Excerpts from Waller (2001)
"The population of Pulau Ubin was 2,028 in the 1970 census, 1,242 in 1980 and an estimated 500 in 1993, comprising about 200 families of which two thirds are Chinese (Teochew) and one third Malay. Since that time it has probably halved again. This exodus has been described and discussed by Edna Low (1995). Most of the original settlements have now vanished."
[Editor's note: This number is even lower today)
"Of those surviving, the most important is Pulau Ubin Village. This is the commercial centre of the island and is almost totally Chinese. It is the only traditional Chinese village remaining in Singapore today. It is built on each side of a road leading from the island's main jetty which widens out to form a village square where the two main buildings, the temple and the wayang (traditional Chinese opera house), face each other across the open space of the square."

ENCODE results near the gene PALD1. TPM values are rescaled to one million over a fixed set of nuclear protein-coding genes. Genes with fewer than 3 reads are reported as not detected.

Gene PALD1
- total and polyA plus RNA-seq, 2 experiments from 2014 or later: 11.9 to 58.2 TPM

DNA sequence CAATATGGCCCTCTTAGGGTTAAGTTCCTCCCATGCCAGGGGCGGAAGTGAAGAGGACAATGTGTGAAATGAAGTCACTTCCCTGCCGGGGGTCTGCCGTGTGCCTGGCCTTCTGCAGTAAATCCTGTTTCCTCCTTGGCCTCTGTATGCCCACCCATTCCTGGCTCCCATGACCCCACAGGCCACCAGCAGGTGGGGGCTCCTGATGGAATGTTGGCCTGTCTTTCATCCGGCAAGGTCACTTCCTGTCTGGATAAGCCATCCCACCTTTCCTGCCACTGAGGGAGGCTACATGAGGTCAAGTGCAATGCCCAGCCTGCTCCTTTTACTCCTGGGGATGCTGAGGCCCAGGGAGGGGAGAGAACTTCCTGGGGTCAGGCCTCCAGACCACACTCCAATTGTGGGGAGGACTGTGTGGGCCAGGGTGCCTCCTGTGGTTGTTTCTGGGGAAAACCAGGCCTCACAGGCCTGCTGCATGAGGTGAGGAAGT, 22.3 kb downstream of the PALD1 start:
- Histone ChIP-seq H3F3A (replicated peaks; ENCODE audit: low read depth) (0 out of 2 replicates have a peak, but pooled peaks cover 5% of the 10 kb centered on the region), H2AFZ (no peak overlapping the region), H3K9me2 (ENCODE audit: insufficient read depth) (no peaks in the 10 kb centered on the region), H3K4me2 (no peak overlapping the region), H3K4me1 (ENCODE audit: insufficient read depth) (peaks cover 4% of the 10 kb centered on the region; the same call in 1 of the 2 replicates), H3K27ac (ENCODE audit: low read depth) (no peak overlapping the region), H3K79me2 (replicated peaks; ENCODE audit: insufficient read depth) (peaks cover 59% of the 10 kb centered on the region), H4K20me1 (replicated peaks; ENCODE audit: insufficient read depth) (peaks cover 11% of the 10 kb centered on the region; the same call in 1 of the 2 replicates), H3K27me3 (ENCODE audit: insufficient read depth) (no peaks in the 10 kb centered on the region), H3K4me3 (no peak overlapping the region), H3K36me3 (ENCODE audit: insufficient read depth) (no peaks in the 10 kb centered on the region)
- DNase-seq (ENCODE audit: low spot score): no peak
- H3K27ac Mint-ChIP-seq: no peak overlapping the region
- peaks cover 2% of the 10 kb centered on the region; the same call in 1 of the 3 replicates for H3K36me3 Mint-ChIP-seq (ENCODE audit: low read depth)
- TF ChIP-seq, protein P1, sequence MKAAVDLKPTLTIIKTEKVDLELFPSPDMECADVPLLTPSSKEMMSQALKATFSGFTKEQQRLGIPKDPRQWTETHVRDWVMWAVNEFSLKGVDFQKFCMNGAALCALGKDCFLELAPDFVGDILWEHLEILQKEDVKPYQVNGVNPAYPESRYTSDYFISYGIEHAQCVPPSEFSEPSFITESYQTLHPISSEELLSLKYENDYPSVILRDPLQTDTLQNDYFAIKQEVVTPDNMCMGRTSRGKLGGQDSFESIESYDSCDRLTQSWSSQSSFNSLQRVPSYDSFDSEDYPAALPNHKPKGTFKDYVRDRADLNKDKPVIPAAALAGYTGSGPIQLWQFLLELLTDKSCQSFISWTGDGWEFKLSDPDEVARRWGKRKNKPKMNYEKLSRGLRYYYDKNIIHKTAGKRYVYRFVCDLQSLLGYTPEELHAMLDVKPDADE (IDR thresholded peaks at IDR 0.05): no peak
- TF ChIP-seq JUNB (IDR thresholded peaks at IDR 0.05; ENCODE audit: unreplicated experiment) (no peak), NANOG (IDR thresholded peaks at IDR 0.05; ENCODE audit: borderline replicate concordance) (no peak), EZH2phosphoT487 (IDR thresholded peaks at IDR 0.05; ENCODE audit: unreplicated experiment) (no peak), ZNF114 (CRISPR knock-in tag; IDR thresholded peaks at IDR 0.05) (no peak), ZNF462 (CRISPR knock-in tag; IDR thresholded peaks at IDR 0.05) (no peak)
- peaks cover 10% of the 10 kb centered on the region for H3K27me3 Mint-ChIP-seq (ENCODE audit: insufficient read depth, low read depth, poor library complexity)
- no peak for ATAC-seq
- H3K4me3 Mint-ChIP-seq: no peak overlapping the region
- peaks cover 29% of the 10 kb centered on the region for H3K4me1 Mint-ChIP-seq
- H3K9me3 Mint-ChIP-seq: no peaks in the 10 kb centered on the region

'There are a handful of general provision shops, but in the last few years most of the shophouse occupants have taken to renting out bicycles so that there are perhaps a thousand available for hire on weekends and holidays. An art gallery opened up in 1998 [Editor's note: Is this still there?]. Students of the School of Architecture, The National University of Singapore, measured up most of the central village buildings, in July 1998 (Huang, 1998).'
Waller, Edmund (2001) "Landscape Planning in Singapore" (Singapore: Singapore University Press) pp.165-171
Low, E. (1995) "Pulau Ubin: The Exodus" Unpublished B.A. thesis, Department of Sociology, National University of Singapore
Huang, Y.C. et al. (1998) "Pulau Ubin: Sustaining the Rural Episodes" Unpublished 2nd year elective. School of Architecture, National University of Singapore.